When we got the news about Danny Wyman, no one believed it. Danny was a good kid, a little quiet but he had straight A's and was a member of the math team. He was the kind of person who you knew even if you didn't talk to him. Danny and I had been best friends since we were 5 years old, and I prided myself on knowing him better than everyone else.
So, when word got out that Danny had taken his 7-year-old brother, Caleb, into the big pasture behind his uncle's house and shot him then turned the shotgun on himself, it was safe to say the town was shocked.
Their bodies were found two days before Danny's 14th birthday. The funeral for Caleb was that weekend. It was a closed casket, and I remember my mom's tight grasp on my hand and her quiet sobs as we walked towards the small, navy blue coffin. Navy blue was Caleb's favorite color. I wasn't thinking about Caleb, though.
I was thinking about the last time I saw Danny. It was the day before it happened. We were sitting under his window smoking cigarettes. It was around 1 AM, and we snuck out so his uncle wouldn't catch us, his big nose sniffing the air. Danny was letting me sign his cast.
I put my name right under the shaky, giant black letters of Caleb's. He broke his arm falling out of a tree the day before. He had been really quiet all night, staring off into the dark. I knew something was on his mind, but I didn't want to push it too hard. When I did eventually ask what waswrong, he didn't answer for a long time and just stared up at the sky. I was going to drop it, but he sighed and looked at me.
“I think I’m going to move out.”
"Why?" I asked. It was a wild concept to me, at 13, thinking about moving out. But then I thought about the time when we were 10, and Danny's uncle came home and saw that we had accidentally broken the window on his old truck. He didn't yell, just sent me home, and the next day in P.E I noticed Danny's thigh was covered in jagged, red scabbed over angry lines as if someone had cut him with broken glass. He made me promise not to tell anyone, so I didn't because Danny always knew what was best for Danny. He let me stay at his house during my parent's divorce last year, and I wanted to do something for him for once. So, I pretended it never happened.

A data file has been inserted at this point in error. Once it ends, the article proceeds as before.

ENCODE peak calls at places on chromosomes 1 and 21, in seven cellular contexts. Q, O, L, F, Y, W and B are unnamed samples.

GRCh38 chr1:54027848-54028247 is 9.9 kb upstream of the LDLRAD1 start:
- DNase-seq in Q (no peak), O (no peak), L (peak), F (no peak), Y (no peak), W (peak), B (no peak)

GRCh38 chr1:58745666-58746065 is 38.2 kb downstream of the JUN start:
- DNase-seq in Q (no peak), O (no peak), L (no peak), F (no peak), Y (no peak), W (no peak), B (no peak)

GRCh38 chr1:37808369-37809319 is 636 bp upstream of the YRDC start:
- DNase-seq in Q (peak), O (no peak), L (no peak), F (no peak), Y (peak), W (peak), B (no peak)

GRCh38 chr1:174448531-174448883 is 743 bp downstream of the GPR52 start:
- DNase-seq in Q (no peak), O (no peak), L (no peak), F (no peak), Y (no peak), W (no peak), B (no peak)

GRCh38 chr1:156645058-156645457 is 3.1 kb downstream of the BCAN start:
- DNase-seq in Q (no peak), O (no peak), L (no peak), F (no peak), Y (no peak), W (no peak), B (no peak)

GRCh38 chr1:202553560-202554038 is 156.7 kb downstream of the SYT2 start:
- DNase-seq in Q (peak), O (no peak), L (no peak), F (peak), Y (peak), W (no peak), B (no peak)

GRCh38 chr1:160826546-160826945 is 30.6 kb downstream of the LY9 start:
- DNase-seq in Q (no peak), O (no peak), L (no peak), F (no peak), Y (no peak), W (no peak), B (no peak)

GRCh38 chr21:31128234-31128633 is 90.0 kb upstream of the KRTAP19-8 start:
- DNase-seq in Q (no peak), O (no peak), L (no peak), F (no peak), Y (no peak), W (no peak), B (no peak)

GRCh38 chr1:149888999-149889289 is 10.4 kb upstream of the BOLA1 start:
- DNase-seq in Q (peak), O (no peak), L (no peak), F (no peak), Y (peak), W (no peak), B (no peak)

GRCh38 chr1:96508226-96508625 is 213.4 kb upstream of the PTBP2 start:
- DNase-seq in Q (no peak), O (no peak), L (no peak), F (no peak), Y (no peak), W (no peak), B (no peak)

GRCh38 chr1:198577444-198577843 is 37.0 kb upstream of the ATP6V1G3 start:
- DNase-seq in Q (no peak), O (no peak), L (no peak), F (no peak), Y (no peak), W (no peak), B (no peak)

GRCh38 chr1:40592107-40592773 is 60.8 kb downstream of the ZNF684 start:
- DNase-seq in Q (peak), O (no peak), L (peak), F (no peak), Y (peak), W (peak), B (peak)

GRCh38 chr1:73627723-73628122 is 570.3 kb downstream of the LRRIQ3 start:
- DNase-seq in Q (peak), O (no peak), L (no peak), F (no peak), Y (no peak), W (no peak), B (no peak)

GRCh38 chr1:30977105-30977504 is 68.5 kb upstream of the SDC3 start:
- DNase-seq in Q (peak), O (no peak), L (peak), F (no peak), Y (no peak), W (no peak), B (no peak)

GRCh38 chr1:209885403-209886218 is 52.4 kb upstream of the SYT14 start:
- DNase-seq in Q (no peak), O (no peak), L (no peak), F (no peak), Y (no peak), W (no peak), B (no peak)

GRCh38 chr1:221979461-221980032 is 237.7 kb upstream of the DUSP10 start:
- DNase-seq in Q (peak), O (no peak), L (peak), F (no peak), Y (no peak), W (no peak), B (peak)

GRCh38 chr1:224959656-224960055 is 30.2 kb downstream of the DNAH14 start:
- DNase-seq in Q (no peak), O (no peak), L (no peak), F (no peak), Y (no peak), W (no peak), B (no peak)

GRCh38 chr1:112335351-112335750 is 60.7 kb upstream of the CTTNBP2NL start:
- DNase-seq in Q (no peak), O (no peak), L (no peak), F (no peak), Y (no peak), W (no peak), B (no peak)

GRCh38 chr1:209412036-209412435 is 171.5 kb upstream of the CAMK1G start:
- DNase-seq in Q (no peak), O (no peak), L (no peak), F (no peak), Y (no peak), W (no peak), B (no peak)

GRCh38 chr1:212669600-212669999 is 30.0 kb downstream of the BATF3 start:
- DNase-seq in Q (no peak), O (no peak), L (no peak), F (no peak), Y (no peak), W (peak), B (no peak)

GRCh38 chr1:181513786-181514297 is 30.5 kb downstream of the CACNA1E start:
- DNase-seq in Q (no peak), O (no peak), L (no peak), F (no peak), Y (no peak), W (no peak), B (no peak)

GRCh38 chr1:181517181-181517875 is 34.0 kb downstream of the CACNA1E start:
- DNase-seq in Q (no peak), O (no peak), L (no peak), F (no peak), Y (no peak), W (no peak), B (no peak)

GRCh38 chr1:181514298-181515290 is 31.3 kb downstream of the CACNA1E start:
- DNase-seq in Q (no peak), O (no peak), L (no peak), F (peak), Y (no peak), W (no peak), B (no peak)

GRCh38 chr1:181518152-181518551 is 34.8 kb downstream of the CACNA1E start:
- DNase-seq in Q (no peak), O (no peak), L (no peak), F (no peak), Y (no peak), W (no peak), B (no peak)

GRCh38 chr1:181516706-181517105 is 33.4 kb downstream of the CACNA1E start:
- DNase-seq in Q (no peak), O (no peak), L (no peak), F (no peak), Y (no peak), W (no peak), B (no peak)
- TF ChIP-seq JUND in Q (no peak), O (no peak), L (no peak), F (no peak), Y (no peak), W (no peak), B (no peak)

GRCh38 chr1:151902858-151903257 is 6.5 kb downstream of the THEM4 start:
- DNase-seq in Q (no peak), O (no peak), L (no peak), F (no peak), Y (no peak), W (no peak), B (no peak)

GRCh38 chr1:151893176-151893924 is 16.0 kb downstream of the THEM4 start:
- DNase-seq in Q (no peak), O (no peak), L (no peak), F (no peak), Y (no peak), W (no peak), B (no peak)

“I just think it’s a good idea,” he said, bringing me back.
"Where will you go?" I asked, and he shrugged. I didn't know what to say, so we were quiet again.
I finished the flames surrounding my name, and he took a long drag off the cigarette.
“You could move in with me,” I whispered then immediately felt embarrassed when he just looked at me. I couldn’t read his face at first, but he smiled and shook his head.
"Thanks, Nick, but I was thinking something further away," he said. I pretended that it didn't hurt. Whenever we went inside, I pretended not to notice how he put the cigarette out on his stomach. Right before I went to sleep, I rolled over and looked up at him from the pallet on the floor. He wasn't sleeping.
"What about Caleb?" I asked him, and he didn't answer me, but I thought I heard him crying before I went to sleep. I pretended not to hear.
I knew how important that was in that moment standing over Caleb's body. Tears clouded my eyes, and my mom squeezed my hand so hard fingers throbbed.
A week later, Mom and I were at the grocery store. I was looking at the different magazines when a familiar voice caught my attention. Danny’s uncle and his wife Shelly were checking out in front of us.
“Yea, it’s crazy. We just found out she’s 3 weeks pregnant,” He was talking to the lady at the checkout. When he saw me staring, he smiled at me. I pretended I didn’t notice.
On the ride home, my mom asked if I was okay. I turned and looked at her, thought of Danny, thought of Caleb, thought of Shelly, and my vision blurred with tears.
Do I stop pretending? Or do I let the cycle continue?
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